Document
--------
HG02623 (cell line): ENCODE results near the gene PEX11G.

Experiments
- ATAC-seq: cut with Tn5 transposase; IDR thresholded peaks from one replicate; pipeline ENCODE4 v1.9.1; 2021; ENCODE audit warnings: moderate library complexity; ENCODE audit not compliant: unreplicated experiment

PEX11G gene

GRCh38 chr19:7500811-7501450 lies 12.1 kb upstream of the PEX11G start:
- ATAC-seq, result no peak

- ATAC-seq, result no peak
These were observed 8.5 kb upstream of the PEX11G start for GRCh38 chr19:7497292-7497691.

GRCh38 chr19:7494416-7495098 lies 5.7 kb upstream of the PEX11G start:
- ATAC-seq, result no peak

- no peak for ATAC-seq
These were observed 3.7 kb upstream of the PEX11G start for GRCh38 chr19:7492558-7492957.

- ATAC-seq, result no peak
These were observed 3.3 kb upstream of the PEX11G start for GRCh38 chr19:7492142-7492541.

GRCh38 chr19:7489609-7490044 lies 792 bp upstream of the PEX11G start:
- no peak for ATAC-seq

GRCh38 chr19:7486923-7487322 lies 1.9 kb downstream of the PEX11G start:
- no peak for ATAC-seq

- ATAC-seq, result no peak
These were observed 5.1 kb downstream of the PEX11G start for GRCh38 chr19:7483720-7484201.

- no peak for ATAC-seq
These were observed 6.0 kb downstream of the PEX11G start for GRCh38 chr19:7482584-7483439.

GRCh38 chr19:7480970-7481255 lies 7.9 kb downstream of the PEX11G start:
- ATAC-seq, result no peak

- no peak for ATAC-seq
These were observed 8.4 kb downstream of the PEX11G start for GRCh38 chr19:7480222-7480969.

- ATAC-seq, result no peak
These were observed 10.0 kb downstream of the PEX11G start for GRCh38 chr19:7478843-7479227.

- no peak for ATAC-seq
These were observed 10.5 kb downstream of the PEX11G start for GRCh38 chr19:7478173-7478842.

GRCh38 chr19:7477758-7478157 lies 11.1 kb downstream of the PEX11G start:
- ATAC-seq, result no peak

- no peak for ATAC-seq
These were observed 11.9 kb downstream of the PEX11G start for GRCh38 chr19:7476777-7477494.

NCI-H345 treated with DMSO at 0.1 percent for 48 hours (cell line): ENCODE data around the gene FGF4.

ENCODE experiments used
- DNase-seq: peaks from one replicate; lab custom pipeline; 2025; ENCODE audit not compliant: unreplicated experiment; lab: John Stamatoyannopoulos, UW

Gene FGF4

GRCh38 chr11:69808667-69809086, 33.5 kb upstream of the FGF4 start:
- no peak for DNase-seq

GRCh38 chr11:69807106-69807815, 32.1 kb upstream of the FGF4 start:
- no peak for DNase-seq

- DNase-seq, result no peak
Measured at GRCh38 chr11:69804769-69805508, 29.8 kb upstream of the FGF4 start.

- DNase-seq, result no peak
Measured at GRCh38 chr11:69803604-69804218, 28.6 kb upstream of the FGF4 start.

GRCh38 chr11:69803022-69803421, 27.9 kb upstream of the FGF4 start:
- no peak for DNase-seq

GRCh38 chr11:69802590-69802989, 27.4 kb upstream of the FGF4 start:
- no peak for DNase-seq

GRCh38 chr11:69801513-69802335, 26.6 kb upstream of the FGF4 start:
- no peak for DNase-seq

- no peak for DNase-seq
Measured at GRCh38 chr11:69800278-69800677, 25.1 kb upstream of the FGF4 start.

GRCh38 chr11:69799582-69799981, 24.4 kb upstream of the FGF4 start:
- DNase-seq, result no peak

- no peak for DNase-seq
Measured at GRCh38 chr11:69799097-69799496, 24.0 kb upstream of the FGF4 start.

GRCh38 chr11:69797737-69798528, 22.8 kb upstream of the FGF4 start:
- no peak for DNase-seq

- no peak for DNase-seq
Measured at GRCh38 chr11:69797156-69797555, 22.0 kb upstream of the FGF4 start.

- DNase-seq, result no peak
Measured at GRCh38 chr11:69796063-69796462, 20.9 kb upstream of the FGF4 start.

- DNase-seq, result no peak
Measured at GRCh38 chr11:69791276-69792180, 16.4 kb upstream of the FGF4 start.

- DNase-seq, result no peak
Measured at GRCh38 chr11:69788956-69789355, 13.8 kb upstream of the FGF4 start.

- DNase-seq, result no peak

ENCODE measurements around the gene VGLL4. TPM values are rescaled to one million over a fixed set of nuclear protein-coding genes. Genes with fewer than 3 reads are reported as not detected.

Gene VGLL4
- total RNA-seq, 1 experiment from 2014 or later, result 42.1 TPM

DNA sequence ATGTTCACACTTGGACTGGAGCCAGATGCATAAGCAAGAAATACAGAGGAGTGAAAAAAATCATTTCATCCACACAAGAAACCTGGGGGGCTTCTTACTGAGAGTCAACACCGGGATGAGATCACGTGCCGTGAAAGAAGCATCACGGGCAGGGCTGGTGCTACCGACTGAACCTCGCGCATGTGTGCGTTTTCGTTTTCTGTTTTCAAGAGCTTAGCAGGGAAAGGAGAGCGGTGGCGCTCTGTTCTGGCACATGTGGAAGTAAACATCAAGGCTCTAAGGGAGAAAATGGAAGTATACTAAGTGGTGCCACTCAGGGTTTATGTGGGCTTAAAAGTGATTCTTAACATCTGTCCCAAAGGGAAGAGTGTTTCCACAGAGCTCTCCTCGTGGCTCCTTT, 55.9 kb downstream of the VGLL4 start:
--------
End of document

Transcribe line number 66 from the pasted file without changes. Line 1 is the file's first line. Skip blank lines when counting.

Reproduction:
Measured at GRCh38 chr11:69791276-69792180, 16.4 kb upstream of the FGF4 start.